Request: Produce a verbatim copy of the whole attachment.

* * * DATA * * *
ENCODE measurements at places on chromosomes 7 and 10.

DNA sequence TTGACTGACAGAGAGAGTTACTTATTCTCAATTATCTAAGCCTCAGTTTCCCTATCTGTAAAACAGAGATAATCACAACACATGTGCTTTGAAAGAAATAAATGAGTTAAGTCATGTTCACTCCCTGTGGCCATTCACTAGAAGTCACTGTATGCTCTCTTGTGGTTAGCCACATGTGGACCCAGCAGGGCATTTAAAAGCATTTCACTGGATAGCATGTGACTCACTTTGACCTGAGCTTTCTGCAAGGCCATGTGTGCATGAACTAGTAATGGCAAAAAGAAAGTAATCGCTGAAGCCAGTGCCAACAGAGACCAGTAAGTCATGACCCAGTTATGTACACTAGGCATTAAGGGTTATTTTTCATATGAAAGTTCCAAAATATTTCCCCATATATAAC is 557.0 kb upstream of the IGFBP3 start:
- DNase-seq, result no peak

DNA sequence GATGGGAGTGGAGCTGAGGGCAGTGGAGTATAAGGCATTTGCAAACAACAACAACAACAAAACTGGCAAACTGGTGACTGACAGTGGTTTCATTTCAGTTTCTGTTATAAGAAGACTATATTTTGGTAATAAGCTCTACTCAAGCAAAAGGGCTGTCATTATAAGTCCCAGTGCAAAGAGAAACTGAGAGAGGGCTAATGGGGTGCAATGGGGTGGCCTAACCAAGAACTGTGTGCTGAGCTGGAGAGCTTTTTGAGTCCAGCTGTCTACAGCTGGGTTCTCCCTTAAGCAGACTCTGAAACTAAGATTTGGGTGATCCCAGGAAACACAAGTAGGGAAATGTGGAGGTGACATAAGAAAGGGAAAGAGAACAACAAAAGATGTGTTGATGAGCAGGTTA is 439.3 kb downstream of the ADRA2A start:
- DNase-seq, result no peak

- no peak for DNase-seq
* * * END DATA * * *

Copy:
ENCODE measurements at places on chromosomes 7 and 10.

DNA sequence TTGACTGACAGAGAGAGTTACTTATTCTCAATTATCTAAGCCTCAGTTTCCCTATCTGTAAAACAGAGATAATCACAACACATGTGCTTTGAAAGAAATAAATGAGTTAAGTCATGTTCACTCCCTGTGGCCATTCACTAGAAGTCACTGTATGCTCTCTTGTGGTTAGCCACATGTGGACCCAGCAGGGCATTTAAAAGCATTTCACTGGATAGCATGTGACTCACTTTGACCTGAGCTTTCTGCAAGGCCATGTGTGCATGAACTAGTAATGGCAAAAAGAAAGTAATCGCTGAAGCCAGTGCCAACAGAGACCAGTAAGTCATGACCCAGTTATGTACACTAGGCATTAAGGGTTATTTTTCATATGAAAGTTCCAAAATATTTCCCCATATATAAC is 557.0 kb upstream of the IGFBP3 start:
- DNase-seq, result no peak

DNA sequence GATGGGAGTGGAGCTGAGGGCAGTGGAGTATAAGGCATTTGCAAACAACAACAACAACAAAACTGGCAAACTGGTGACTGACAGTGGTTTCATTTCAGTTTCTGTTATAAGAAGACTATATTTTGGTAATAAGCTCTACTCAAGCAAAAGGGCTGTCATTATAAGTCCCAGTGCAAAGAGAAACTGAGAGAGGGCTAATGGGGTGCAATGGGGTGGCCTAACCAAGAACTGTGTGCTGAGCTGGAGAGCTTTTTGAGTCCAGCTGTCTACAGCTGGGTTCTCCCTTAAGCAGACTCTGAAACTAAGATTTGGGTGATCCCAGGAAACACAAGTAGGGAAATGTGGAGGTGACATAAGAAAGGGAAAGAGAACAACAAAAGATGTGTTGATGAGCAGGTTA is 439.3 kb downstream of the ADRA2A start:
- DNase-seq, result no peak

- no peak for DNase-seq